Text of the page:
jonah

My review of the Choose Your Own Adventure series continues!

I really want to like Your Code Name is Jonah. I really do. I remember first getting this book back in the early 80s and thinking, “Wow, a CYOA secret agent adventure! This is going to be great!” It wasn’t great. It was a dud. And I was pissed.

Your Code Name is Jonah by Edward Packard

Published: 1979

Number six in the series has a promising opening. “You” are a dashing secret agent, meeting in a top secret office “six levels below the White House lawn” with J.J. Obbard, director of the Special Intelligence Group. He tells you that Dr. Claude DuMont, a noted whale scientist, was working on deciphering the language used by humpback whales from a mysterious whalesong tape. Then he disappeared, believed to have been kidnapped by KGB agents. (This was written during the height of the Cold War). Your job is to find DuMont and the whalesong tape. Your mission has top priority. And yes–your code name is Jonah! (Wink wink, get it?)

This opening could be one of the biggest “grabbers” in the entire series. In fact only one set-up in the entire run of the books is better than this one, and that was much later (I’m thinking of Who Are You?) That makes it an even bigger shame that the whole rest of the book tanks so quickly.

The first choice after this grabber opening is itself disappointing. Do you go visit Dr. Hans Klein, a Boston scientist who was working with Dr. DuMont, or do you visit the Center for Marine Studies, where DuMont did his research?

Huh? How about hunting down the KGB agent who kidnapped DuMont, popping a cap in his ass and rescuing the old guy? Why isn’t that a choice? Wouldn’t that be much more in line with the “thrilling” spy adventure this is supposed to be?

Indeed, although Jonah has a discernible plot–which certain other books by Edward Packard (ahem) notably lack–it’s not a very interesting one. There’s a lot of traveling, mostly in New England and Nova Scotia, and chasing various people who supposedly have pieces of the puzzle. The problem, though, is that the puzzle itself isn’t very interesting. There are one or two endings where you figure out why the US and USSR’s intelligence communities are so interested in where whales go when they dive (*cough*secretsubmarinebase!*cough*), but frankly there’s so much aimless running around in this book that by the time you get there you just don’t care anymore.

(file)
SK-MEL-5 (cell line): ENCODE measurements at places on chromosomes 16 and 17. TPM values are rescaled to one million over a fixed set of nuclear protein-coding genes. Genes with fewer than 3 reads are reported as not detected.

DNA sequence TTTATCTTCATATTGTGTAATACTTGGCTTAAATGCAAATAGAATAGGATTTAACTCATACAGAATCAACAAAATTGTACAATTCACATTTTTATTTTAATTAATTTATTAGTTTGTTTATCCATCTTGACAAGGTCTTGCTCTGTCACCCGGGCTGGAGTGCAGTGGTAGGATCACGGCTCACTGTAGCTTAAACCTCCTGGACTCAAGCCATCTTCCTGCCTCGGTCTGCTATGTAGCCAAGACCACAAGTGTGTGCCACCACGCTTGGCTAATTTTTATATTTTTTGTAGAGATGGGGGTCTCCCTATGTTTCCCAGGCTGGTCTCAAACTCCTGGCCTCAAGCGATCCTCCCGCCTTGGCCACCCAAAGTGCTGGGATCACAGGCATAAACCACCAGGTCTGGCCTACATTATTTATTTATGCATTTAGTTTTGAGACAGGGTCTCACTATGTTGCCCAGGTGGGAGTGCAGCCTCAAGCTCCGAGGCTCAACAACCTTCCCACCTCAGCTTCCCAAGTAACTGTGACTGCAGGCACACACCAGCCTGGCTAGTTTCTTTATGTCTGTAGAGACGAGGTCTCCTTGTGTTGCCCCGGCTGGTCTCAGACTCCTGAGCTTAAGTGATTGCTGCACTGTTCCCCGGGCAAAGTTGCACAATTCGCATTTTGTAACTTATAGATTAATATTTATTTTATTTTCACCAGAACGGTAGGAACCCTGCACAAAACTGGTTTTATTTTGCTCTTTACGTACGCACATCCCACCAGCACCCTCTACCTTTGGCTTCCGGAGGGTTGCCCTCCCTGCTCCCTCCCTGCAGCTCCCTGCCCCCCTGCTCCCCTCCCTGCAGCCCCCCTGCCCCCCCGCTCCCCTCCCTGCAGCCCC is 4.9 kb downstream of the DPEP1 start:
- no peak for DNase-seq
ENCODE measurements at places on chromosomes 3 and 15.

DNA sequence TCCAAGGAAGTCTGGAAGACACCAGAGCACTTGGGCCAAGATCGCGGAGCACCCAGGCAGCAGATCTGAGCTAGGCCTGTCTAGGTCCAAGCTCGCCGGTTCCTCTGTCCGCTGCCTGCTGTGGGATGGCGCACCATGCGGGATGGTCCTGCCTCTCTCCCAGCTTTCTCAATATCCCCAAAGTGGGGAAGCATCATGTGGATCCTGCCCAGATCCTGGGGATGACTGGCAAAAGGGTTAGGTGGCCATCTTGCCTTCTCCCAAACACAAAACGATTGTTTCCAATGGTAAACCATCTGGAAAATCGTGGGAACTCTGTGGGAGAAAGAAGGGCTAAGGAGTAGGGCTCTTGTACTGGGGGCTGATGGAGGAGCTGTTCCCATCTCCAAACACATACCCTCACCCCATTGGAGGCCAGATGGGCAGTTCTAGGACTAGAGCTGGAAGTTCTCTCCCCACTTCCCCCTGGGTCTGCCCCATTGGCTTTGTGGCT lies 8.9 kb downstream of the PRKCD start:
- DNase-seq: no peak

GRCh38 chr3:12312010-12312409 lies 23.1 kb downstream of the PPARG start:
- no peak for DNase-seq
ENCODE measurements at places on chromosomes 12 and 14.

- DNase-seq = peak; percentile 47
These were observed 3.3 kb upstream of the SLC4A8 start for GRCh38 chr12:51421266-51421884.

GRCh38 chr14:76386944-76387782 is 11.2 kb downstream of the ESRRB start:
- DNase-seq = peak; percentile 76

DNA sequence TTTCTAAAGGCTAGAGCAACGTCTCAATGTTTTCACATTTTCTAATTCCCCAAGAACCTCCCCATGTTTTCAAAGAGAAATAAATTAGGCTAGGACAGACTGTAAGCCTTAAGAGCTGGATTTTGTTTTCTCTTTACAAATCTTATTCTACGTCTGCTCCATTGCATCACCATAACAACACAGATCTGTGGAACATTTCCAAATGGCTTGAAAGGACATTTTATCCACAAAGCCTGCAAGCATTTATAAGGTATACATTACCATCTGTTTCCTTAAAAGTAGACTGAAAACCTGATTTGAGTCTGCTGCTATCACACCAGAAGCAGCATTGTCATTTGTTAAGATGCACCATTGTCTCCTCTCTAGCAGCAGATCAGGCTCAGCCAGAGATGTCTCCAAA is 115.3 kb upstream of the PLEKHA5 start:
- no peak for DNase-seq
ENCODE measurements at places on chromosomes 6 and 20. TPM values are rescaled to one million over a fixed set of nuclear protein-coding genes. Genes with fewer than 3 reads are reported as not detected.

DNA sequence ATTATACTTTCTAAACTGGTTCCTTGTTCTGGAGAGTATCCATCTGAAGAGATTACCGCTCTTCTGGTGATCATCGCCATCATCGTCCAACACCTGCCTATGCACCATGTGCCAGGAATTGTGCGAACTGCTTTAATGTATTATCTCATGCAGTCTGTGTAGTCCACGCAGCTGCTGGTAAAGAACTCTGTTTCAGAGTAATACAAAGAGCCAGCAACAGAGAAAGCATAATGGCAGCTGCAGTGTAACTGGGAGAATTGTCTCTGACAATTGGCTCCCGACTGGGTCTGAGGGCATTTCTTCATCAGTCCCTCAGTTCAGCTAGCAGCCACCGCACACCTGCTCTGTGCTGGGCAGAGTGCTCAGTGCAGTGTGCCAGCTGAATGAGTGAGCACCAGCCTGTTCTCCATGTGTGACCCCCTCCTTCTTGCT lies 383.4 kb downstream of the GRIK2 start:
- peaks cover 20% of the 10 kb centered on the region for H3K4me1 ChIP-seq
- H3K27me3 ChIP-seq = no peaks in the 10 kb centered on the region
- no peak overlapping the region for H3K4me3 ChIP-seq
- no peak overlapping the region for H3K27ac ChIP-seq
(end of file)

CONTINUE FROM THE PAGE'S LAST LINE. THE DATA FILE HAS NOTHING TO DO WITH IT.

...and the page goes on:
Here are some elements I liked about the book. The list is pretty short.

  • You get to roar around in a Triumph BR-50 coupe (p. 36). You don’t get to drive sports cars very often in this series.
  • “You” are clearly inhabiting a fictional character. The secret agent is drawn to resemble a typical late-70s alpha male, with perfectly coiffed hair, and a turtleneck under an ugly plaid coat. I like these “you are somebody else” type stories.
  • The very precise choice of swimming courses, illustrated by a map, on p. 107.

Here’s just a few things about the book I didn’t like.

  • The stone-age ecological message. Be one with the whales, man! In the various endings where you decide to give up spy work and instead study whales for peaceful purposes, you feel like Packard is beating you over the head with the message. I don’t mind the message, but it’s awfully ham-handed in execution.
  • The villains are two-dimensional, cartoonish and hardly pose a threat to anyone. The KGB thugs you meet on page 26 are a case in point.
  • Nothing freaking happens! I mean, nothing worthy of being called a spy adventure. (I know a little bit about writing spy fiction). This is just dull. You won’t care. Really. You won’t.

I think this was another “demo” book, like Deadwood City, commissioned to show off the proof of the CYOA concept. I mean, if they’re going to do an interactive book series, they’ve got to do one where you’re a secret agent, right? Where this one really went wrong, I think, was the whale song idea. Why do you need something like that anyway? Why not a more standard spy adventure involving a MacGuffin–secret documents, a defector, something like that? Especially if this was a demo project, that approach would have made the most of demonstrating how the format works within various genres. Grafting an ecology message onto a spy thriller written for children is like…well, I was going to say putting an ecological message in a Star Trek movie, but that actually turned out pretty well. Much better than this.

Your Code Name is Jonah is pretty much a flop. Don’t bother. There are much better books in this series. Read those instead. But in a perverse sort of way I admit this book, despite its flaws, is still kind of fun.

Grade: D-

More CYOA reviews are coming!